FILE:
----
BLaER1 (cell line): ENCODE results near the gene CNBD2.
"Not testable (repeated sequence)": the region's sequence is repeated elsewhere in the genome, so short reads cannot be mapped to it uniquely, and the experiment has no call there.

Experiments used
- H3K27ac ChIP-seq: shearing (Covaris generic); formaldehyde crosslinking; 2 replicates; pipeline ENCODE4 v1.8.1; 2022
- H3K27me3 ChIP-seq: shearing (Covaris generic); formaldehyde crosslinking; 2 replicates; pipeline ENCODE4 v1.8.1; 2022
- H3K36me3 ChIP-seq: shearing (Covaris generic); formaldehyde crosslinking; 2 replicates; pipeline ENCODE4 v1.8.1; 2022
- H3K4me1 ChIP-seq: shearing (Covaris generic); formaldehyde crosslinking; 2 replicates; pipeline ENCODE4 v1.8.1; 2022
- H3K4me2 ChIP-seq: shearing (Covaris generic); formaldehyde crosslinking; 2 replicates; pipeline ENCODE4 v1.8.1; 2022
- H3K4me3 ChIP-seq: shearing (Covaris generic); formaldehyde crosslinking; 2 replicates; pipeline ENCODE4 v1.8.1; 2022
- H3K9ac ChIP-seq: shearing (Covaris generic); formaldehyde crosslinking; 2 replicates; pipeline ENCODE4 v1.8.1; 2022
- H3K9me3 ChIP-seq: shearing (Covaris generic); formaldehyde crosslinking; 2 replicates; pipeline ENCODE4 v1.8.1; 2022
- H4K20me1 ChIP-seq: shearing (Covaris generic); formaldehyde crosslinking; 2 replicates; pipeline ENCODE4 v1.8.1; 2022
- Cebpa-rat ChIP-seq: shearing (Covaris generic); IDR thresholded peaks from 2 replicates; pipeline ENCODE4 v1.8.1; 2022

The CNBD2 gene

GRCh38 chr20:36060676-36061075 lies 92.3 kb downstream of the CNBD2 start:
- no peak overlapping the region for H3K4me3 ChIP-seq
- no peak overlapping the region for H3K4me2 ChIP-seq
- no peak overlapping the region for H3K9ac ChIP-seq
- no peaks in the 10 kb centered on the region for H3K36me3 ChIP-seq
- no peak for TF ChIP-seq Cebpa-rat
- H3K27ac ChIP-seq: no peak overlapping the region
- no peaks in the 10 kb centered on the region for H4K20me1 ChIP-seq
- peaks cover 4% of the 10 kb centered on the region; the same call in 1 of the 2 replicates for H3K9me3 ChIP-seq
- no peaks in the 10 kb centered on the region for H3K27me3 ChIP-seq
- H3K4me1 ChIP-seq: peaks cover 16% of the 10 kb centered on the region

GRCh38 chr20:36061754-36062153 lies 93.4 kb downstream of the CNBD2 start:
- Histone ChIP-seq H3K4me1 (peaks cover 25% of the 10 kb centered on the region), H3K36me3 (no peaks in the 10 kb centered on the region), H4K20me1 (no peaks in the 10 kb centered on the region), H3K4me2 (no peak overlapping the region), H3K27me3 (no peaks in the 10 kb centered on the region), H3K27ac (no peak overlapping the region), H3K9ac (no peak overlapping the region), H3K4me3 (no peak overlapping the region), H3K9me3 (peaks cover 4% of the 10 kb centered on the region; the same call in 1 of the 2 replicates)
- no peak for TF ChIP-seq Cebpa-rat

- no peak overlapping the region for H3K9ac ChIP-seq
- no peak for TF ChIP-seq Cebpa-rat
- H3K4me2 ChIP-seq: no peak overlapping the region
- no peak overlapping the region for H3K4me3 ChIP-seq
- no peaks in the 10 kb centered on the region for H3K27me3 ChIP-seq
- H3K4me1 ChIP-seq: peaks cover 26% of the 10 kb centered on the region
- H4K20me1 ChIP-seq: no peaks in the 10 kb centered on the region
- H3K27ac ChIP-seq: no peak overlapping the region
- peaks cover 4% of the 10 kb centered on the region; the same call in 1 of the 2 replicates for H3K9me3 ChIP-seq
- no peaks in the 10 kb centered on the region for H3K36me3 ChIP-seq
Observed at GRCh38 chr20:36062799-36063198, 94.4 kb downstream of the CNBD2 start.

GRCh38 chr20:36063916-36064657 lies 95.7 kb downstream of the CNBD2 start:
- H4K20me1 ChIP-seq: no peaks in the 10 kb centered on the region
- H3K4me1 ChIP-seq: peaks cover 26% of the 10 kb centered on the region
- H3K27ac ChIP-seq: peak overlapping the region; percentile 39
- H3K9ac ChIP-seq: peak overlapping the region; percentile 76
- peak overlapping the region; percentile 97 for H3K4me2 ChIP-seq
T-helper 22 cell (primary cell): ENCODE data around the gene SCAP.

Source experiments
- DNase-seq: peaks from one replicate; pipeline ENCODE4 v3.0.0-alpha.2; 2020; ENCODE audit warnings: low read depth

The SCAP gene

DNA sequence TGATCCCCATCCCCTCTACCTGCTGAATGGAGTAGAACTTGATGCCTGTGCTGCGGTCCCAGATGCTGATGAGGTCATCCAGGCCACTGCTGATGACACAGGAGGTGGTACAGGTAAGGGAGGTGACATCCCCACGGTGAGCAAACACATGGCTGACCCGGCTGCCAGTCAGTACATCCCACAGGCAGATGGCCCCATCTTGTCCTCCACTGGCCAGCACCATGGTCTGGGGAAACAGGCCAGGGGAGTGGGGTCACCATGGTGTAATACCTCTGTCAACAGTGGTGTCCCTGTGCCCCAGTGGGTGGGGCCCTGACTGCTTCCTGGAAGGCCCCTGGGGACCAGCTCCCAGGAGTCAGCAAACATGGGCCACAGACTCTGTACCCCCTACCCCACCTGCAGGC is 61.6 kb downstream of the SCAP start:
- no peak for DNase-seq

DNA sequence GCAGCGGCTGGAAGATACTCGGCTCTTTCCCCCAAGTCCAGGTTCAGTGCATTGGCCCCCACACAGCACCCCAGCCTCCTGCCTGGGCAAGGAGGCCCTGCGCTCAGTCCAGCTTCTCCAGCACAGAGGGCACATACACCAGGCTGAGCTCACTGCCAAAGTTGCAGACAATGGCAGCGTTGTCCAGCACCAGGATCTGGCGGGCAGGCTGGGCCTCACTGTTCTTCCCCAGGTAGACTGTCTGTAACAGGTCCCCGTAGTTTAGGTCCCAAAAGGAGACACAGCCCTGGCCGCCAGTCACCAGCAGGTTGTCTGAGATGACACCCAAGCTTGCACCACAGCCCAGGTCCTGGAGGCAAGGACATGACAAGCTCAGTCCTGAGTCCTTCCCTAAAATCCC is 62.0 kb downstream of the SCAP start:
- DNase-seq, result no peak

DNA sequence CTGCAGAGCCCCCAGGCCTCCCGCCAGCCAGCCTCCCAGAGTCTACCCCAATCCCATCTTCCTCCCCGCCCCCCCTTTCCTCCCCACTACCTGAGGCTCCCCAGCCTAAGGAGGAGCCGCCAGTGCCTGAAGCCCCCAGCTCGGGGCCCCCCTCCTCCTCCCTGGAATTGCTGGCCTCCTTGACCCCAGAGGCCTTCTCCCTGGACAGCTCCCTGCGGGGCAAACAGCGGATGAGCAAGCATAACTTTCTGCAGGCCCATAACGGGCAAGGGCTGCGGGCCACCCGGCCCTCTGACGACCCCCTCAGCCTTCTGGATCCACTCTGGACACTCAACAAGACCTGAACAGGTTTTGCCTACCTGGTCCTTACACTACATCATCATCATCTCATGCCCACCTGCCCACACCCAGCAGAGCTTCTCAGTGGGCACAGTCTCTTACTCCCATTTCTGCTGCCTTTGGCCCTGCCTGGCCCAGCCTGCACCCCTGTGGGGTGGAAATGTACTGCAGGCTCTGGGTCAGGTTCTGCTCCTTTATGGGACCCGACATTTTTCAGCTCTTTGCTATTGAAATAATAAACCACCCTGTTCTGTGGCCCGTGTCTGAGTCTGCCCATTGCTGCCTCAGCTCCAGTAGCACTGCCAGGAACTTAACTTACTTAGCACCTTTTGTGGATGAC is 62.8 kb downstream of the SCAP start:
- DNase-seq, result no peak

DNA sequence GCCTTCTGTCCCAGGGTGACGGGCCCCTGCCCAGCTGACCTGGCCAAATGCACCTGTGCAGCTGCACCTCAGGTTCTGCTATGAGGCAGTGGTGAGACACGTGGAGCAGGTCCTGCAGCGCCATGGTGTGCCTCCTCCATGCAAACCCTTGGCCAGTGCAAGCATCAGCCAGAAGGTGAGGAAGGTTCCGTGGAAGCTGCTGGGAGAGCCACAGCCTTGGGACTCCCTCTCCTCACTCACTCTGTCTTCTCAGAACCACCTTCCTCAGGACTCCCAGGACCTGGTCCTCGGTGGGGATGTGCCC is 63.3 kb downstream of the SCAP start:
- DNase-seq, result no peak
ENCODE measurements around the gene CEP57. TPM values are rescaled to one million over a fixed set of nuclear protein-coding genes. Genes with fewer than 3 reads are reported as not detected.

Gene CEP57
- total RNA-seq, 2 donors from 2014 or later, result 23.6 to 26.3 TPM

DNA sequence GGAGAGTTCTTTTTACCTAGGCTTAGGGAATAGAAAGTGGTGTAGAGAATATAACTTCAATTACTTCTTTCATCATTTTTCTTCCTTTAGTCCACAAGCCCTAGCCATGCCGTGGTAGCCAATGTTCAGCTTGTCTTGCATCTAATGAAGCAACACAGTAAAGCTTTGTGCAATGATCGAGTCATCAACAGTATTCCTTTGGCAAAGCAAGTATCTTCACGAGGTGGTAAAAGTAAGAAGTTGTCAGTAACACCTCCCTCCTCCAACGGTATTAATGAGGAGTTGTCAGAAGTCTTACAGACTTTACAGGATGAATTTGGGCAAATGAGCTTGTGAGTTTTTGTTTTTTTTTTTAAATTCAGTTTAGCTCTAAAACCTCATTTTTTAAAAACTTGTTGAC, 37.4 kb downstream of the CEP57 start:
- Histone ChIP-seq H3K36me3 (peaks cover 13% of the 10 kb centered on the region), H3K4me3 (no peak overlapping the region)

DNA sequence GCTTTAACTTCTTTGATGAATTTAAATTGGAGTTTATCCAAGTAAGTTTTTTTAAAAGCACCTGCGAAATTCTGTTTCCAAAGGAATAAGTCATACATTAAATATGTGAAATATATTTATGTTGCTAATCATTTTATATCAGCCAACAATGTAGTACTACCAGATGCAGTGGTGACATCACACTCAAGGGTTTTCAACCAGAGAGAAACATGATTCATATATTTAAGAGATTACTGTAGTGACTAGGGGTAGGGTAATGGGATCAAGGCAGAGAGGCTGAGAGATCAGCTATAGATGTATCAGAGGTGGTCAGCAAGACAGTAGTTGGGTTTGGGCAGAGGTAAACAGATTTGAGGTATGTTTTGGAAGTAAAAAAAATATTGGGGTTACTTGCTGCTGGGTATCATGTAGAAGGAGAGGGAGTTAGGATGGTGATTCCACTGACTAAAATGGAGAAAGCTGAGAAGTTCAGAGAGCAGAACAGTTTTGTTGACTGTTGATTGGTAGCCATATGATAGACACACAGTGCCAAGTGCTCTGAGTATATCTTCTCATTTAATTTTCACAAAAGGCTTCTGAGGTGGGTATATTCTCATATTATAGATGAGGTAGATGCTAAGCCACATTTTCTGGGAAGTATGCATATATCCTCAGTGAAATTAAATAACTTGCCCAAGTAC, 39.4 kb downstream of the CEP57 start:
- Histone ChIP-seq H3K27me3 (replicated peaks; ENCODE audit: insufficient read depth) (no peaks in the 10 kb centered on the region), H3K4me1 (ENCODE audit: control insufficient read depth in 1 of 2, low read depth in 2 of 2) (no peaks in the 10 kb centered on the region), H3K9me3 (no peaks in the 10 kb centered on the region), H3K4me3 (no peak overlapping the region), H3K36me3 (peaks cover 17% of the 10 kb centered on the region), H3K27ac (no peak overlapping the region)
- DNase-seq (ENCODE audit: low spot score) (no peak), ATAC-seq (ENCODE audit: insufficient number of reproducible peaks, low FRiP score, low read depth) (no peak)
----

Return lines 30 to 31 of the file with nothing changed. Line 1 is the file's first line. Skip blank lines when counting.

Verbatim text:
- no peak for TF ChIP-seq Cebpa-rat
- H3K4me2 ChIP-seq: no peak overlapping the region